Alternative History
The Ptolemaic-Carthegian War
Part of Vae victis!
A group of Carthegian mercenaries
Date 97-95 BC
Location Egypt
Result Victory for Cartage
  • Alexandria and the surrounding area ceded to Carthage
  • Ptolemaic Egypt thrown into many years of chaos
Carthage Ptolemaic Egypt
7,000 9,000
Casualties and losses
1,000 17,000 (including civilians)

The Ptolemaic-Carthegian War was a relatively minor conflict between Carthage and Ptolemaic Egypt, mostly taking place on a 30 mile strip along the Mediterranean Sea. The war would help strengthen Carthage's place in the eastern Mediterranean, while throwing Egypt into absolute chaos. The war would ultimately allow Carthage to expand further, while throwing the Egyptians at the wayside until their eventual restructuring in 37 AD.


After the Carthegians had colonized Iberia, they began looking for ways to expand into the other side of the Mediterranean, mostly to improve their trade. Soon after this decision was made, Macedonia was ruled out as a target, due to its growing power and alliance with Etrusca. However, Egypt was far weaker, and still reeling from its defeat at Macedonia's hand. With this in mind, Hanno II assembled a powerful fleet carrying 7000 men, and set sail for Alexandria - the capital and most valuable city.


Due to bad weather and an unexpected garrison in Alexandria, Hanno's army was forced to land about 30 miles west of the city, and fight their way to the city from there. The first clash between the forces came almost as soon as the Carthaginians landed, as the Egyptians sent out forces to harass the arriving army. Striking at close to random, the small force occupied the Carthaginians for almost two months, and only lost small amounts of troops. However, after this harassing force was defeated, the army was able to begin to move eastward.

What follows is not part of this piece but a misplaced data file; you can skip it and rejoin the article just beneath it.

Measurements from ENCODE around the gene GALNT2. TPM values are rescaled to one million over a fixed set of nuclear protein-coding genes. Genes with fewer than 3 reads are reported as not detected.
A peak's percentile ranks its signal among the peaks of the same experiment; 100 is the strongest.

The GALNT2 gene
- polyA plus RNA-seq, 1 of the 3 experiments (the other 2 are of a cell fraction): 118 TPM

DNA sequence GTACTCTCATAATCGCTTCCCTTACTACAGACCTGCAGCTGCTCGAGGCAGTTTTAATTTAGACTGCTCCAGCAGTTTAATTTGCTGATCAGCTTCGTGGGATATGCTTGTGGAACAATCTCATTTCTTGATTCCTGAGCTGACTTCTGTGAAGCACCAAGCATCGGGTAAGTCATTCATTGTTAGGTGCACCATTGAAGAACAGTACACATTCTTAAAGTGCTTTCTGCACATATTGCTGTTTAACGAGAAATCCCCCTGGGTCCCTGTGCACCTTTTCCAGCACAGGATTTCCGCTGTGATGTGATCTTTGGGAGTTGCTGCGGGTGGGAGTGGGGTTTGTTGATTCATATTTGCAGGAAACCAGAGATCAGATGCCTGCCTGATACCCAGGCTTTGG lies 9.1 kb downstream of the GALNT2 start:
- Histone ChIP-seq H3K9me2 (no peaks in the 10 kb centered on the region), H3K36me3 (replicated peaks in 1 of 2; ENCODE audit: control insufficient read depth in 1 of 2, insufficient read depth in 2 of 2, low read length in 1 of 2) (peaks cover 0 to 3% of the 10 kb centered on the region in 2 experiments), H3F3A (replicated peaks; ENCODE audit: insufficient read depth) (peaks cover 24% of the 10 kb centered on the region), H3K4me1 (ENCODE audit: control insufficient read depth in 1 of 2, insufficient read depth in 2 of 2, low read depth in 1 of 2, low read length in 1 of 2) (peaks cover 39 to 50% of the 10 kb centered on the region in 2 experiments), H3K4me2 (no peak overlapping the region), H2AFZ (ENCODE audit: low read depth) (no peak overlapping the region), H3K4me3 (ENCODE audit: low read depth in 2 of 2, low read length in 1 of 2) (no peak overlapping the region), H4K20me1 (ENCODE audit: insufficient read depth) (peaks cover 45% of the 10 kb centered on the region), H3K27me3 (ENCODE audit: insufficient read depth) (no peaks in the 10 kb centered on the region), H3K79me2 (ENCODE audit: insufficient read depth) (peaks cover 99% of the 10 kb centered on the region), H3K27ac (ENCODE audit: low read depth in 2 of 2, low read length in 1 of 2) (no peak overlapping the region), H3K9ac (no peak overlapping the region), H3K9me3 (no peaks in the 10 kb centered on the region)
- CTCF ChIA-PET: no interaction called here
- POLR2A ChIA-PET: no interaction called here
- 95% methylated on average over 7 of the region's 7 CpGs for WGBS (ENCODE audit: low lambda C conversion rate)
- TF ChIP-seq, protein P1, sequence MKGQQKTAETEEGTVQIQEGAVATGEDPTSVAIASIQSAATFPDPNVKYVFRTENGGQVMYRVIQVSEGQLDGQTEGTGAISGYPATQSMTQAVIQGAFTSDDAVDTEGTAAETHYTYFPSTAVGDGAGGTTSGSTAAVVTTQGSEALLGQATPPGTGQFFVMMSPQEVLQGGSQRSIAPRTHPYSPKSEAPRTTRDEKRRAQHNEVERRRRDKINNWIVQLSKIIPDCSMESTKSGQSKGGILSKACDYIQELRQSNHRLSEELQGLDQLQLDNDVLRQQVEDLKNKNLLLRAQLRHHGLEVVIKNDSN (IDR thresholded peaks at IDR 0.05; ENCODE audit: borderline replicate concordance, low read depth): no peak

Realizing that time was imperative, the Egyptians moved their forces to the 15 mile mark to meet the Carthaginians half way. After almost a week of careful approaching, the two armies clashed, each one being decimated before the Carthaginians danced back five miles. The same process was repeated twice again, and casualties mounted on each side. Finally, the Carthaginians began to try a new strategy. Instead of attacking the Egyptian army head on, the army attacked the extreme southern end, cutting past it and opening up a route to Alexandria.

After the Carthaginians gained free access to Alexandria, Egypt had to pull its troops back to the the city. Following an brief battle just outside the city, Alexandria was closed off and a siege began. The siege was easy for the Carthaginians, who were even able to make economic gains from it. After almost a year of attempted attacks on the city walls, they were broken and the less valuable parts of the city sacked, though the Carthaginians purposely avoided the port. This destroyed any resistance, and caused the Ptolemaic Empire to sue for peace. This allowed Carthage to take over the city, and the surrounding land.


Carthage - after rebuilding Alexandria - was able to expand its influence to the eastern Mediterranean, at the expense of the Egyptians and their empire. This led to a boost in trade across that region, giving Carthage massive profits and giving access to better goods to the people of that region. Meanwhile, Egypt fell into internal strife, having a collapsing economy and massive social problems. Eventually the nation was reformed into the first Christian kingdom, arguably as a direct result of the war.